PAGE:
You could also say the mousetrap network is a holobiont because holobionts are non-hierarchical networks of entities that communicate with each other. It is a kind of holobiont that exists in nature, but it is not common. Think of a flock of birds foraging in a field. One bird sees something suspicious, it flies up, and in a moment all the birds are flying away. We didn’t have birds to try this experiment, but we found a clip on the Web that shows exactly this phenomenon.
It is a chain reaction. The flock is endowed with a certain degree of intelligence. It can process a signal and act on it. You can see in the figure our measurement of the number of flying birds. It is a logistic function, the integral of the bell-shaped curve that describes the flying balls in the mousetrap experiments
In Nature, holobionts are not normally fully connected. Their connections are short-range, and signals travel more slowly through the network. It is often called “swarm intelligence” and it can be used to optimize systems. Swarm intelligence does transmit a signal, but it doesn’t amplify it out of control, as a fully connected network does, at least normally. It is a good control system: bacterial colonies and ant colonies use it. Our brains much more complicated: they have short range connections but also long range ones and probably also collective electromagnetic connections.
One system that is nearly fully connected is the world wide web. Imagine that traps are people while the balls are memes. Then what you are seeing with the mousetrap experiment is a model of a meme going viral in the Web. Ideas (also called memes) flare up in the Web when they are stimulated it is the power of propaganda that affects everybody.
It is an intelligent system because it can amplify a signal. That is that’s the way it reacts to an external perturbation. You could see the mousetraps as an elaborate detection system for stray balls. But it can only flare up and then decline. It can’t be controlled.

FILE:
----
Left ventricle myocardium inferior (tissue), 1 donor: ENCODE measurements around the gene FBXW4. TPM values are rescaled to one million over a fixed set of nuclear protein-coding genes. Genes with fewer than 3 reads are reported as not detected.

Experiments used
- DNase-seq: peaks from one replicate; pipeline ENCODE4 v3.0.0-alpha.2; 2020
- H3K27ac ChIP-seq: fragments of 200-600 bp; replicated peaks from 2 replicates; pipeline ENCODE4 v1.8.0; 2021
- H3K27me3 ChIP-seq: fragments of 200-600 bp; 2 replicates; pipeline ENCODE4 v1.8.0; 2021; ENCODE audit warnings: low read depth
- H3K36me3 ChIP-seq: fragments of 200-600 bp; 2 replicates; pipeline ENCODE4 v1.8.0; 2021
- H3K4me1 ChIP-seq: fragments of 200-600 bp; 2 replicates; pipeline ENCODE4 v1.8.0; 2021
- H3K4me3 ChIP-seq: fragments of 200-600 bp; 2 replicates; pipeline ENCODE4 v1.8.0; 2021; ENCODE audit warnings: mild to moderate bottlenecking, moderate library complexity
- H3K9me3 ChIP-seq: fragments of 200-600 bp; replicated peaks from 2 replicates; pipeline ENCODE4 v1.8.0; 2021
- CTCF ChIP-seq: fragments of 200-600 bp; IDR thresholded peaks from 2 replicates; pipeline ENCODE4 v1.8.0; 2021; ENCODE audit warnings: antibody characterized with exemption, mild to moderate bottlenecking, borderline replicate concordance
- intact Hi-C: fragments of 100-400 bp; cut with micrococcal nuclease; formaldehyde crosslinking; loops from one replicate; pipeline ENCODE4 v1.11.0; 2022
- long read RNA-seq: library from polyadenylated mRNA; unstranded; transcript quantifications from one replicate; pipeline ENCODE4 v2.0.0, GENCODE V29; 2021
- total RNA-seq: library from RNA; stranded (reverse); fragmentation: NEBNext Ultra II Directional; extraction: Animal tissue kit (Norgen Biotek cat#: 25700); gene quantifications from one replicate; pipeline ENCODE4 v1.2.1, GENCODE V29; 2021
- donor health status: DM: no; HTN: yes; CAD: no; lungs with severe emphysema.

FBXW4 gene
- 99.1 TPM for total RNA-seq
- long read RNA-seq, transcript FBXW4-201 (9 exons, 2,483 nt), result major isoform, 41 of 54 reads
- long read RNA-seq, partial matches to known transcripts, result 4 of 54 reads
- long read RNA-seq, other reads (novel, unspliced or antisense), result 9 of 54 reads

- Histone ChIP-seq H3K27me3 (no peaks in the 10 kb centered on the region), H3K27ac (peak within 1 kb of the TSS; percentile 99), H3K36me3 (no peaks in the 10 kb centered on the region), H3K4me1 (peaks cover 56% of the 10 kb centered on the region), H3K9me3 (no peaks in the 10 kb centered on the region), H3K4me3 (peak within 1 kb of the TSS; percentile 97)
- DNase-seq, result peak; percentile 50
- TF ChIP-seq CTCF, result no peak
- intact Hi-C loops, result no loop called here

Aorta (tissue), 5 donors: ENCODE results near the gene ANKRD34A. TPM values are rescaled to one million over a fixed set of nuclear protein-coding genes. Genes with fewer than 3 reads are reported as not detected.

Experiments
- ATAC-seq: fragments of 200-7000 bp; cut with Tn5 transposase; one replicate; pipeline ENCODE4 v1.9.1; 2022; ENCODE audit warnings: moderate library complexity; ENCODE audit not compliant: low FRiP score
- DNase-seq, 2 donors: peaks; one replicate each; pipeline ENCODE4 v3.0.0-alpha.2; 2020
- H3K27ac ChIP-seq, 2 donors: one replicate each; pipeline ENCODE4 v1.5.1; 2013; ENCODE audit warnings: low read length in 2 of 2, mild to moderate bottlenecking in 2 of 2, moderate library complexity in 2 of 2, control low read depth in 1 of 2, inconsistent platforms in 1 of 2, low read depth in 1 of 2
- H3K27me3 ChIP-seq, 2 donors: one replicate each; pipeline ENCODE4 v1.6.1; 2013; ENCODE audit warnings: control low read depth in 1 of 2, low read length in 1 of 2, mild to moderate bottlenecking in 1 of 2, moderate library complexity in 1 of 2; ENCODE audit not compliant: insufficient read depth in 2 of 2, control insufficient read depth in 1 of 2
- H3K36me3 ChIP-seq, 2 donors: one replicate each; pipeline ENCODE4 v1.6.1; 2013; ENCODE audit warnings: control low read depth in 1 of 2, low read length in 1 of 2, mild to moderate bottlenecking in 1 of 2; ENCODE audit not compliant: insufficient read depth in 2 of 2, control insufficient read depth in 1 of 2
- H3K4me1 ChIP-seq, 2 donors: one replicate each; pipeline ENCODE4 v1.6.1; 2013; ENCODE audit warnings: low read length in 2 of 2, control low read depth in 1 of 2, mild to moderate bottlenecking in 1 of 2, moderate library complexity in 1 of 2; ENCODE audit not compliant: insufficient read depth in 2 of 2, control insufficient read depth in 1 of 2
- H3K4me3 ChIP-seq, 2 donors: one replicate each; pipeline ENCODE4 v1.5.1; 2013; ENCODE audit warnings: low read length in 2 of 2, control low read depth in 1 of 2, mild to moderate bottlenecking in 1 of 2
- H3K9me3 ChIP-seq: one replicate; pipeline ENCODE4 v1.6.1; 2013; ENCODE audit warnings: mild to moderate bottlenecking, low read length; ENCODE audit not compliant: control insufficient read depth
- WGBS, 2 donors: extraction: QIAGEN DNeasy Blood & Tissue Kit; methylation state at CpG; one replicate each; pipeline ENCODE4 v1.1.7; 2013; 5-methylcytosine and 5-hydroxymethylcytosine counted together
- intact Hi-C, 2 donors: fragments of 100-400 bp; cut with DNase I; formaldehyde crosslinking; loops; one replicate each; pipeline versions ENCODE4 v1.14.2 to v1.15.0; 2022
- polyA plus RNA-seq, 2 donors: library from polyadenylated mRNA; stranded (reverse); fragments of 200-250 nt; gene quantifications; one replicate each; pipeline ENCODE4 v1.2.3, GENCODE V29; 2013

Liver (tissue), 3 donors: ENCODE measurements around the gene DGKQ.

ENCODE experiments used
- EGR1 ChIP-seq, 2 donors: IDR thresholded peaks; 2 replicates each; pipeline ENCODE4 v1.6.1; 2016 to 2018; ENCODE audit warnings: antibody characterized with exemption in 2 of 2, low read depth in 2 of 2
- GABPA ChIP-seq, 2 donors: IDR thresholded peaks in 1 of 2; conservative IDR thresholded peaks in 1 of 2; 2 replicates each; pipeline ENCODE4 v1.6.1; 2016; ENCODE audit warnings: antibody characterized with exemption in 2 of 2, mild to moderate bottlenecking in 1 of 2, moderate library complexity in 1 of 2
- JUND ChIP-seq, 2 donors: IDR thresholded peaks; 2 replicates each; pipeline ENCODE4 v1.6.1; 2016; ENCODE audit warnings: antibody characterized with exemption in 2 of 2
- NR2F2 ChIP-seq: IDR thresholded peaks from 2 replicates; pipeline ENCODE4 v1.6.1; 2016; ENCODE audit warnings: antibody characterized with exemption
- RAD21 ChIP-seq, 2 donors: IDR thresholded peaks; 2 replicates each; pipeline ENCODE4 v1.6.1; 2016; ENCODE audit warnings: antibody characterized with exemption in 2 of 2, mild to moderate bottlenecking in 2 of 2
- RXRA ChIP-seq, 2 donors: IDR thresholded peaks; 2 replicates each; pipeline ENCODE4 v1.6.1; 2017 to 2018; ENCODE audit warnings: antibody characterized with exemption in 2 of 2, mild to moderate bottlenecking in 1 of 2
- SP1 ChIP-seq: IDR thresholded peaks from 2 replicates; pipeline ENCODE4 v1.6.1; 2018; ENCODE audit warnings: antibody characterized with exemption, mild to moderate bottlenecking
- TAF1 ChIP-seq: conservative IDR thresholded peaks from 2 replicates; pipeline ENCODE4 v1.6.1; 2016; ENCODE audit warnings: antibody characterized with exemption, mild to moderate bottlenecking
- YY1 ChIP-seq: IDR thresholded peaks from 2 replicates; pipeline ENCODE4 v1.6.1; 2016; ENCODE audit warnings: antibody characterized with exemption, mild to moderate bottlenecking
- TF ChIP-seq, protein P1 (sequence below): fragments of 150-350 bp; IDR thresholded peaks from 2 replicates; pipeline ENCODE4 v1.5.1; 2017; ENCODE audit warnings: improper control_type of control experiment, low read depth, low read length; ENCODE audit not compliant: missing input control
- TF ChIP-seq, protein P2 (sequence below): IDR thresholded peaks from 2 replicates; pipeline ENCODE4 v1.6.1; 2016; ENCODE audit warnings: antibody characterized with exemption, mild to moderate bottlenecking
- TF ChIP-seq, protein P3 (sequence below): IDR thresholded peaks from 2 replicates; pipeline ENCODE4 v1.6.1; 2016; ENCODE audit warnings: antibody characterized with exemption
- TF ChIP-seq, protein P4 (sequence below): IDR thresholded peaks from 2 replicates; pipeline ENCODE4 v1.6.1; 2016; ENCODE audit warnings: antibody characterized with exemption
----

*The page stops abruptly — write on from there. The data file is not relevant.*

That’s the problem with our modern propaganda system: it is dominated by memes flaring up out of control. The main actors in this flaring are those “supernodes” (the Media) that have a huge number of long-range connections. That can do a lot of damage: if the meme that goes out of control is an evil meme and it implies, say, going to war against someone, or exterminating someone. It happened and keeps happening again as long as the memesphere is organized the way it is, as a fully connected network. Memes just go out of control.
All that means we are stuck with a memesphere that’s completely unable to manage complex systems. And yet, that’s the way the system works. It depends on these waves of out-of-control signals that sweep the web and then become accepted truths. Those who manage the propaganda system are very good at pushing the system to develop this kind of memetic waves, usually for the benefit of their employers.
Can the memesphere be re-arranged in a more effective way — turning it into a good holobiont? Probably yes. Holobionts are evolutionary entities that nobody ever designed. They have been designed by trial and error as a result of the disappearance of the unfit. Holobionts do not strive for the best, they strive for the less bad. It may happen that the same evolutionary pressure will act on the human memesphere.
The trick should consist in isolating the supernodes (the media) in such a way to reduce their evil influence on the Web. And, lo and behold, it may be happening: the great memesphere may be rearranging itself in the form of a more efficient, locally connected holobiont. Haven’t you heard of how many people say that they don’t watch TV anymore? Nor they open the links to the media on the Web. That’s exactly the idea. Do that, maybe you will start a chain reaction in which everyone will get rid of their TV. And the world will be much better.
Originally appeared on The Seneca Effect Read More